Ph.D., Massachusetts Institute of Technology
A.B. Brown University
At Rutgers since 2010
101D Van Dyck Hall
My scholarly interests are in the cultural history of the nineteenth-century United States and the history of science and technology, and my research focuses on knowledge production and information networks in the late nineteenth century. My current project, Looking Forward: A Cultural History of Prediction in the Gilded Age, examines the economic and epistemological implications of forecasting as well as the interrelationship between forecasting practices and ideas about predictability and uncertainty.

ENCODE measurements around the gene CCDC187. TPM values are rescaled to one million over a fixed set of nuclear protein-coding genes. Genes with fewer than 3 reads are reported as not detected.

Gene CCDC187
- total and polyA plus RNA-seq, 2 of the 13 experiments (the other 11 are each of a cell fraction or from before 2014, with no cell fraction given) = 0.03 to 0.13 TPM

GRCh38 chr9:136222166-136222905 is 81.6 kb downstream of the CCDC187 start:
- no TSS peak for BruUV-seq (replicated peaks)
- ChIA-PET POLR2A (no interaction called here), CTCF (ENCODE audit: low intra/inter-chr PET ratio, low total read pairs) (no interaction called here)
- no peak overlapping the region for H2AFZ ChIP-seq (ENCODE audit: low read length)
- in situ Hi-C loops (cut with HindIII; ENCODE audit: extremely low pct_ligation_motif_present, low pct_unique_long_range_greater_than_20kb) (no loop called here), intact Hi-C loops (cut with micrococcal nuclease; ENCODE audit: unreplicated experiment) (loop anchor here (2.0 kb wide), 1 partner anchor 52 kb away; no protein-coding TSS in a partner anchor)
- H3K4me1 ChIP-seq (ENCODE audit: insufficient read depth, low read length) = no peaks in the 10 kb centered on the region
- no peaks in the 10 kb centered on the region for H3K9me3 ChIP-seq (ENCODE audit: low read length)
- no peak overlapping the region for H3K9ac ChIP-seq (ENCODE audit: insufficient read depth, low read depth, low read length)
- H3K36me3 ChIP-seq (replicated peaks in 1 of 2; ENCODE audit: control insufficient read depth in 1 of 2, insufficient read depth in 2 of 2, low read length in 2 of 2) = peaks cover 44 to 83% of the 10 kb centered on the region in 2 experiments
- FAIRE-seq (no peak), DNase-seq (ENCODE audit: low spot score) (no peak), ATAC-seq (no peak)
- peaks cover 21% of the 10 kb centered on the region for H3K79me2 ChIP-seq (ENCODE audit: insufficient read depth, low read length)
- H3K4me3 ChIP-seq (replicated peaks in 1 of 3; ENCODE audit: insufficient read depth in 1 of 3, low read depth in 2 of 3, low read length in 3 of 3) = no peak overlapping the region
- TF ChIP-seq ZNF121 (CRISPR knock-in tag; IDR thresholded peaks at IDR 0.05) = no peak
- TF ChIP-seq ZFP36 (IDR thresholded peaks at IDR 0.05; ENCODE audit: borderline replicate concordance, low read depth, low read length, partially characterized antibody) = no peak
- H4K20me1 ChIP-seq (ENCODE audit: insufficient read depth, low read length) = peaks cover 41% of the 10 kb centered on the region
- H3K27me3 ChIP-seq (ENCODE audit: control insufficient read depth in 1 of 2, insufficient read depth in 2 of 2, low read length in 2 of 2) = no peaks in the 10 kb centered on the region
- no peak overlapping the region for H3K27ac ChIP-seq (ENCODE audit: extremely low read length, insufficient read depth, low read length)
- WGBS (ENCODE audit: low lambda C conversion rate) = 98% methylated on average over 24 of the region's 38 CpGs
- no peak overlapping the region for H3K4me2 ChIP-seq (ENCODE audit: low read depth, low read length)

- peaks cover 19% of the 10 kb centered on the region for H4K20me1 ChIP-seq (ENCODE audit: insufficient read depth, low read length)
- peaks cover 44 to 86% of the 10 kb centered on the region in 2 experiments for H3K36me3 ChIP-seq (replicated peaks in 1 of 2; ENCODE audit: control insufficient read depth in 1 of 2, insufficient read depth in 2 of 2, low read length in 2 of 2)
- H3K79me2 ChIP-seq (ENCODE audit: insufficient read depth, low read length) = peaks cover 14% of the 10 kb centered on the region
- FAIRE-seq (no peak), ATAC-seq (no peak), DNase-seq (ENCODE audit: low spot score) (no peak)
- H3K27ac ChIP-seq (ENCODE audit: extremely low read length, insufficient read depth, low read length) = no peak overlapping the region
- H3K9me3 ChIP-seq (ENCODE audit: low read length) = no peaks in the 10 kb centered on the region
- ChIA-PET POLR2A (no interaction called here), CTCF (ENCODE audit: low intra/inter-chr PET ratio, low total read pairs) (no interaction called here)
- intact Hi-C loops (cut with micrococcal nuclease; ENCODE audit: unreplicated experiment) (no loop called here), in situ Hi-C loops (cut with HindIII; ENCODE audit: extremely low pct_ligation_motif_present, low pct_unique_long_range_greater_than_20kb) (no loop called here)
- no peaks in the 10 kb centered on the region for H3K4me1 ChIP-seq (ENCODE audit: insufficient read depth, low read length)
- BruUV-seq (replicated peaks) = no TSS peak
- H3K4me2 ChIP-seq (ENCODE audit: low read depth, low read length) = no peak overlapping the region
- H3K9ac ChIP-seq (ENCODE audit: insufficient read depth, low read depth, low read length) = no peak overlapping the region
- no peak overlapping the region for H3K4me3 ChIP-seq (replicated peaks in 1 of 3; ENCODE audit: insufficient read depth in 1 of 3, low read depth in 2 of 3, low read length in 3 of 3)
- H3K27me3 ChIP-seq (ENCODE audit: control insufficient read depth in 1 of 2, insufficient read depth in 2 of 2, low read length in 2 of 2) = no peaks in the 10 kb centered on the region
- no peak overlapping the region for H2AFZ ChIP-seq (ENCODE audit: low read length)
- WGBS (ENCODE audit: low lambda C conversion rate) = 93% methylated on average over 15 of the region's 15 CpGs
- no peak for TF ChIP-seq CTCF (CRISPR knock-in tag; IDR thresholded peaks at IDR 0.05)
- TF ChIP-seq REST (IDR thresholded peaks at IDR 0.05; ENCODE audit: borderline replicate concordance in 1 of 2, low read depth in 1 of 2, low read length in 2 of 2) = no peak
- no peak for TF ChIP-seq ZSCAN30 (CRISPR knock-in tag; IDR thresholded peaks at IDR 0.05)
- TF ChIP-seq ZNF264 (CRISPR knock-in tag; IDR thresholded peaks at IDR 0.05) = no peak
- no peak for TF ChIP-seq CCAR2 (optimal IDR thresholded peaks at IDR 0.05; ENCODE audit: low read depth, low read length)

- 512: 104 Development of US II
- 512: 304 The Forging of Modern America, 1880-1920
- “‘Cotton Guessers’: Crop Forecasters and the Rationalizing of Uncertainty in American Cotton Markets, 1890-1905,” in The Rise of Marketing and Market Research, eds. Hartmut Berghoff and Uwe Spiekermann (Palgrave, forthcoming, 2012).
- “U.S. Weather Bureau Chief Willis Moore and the Reimagination of Uncertainty in Long-Range Forecasting,” Environment and History 17 (2011): 79-105.
- American Council of Learned Societies New Faculty Fellow, 2010-12
- Visiting Scholar, American Academy of Arts & Sciences, 2009-10
- American Association of University Women American Dissertation Fellowship, 2007-2008
- Joan Cahalin Robinson Prize, Society for the History of Technology, 2004
- American Historical Association
- Organization of American Historians
- History of Science Society
- Society for the History of Technology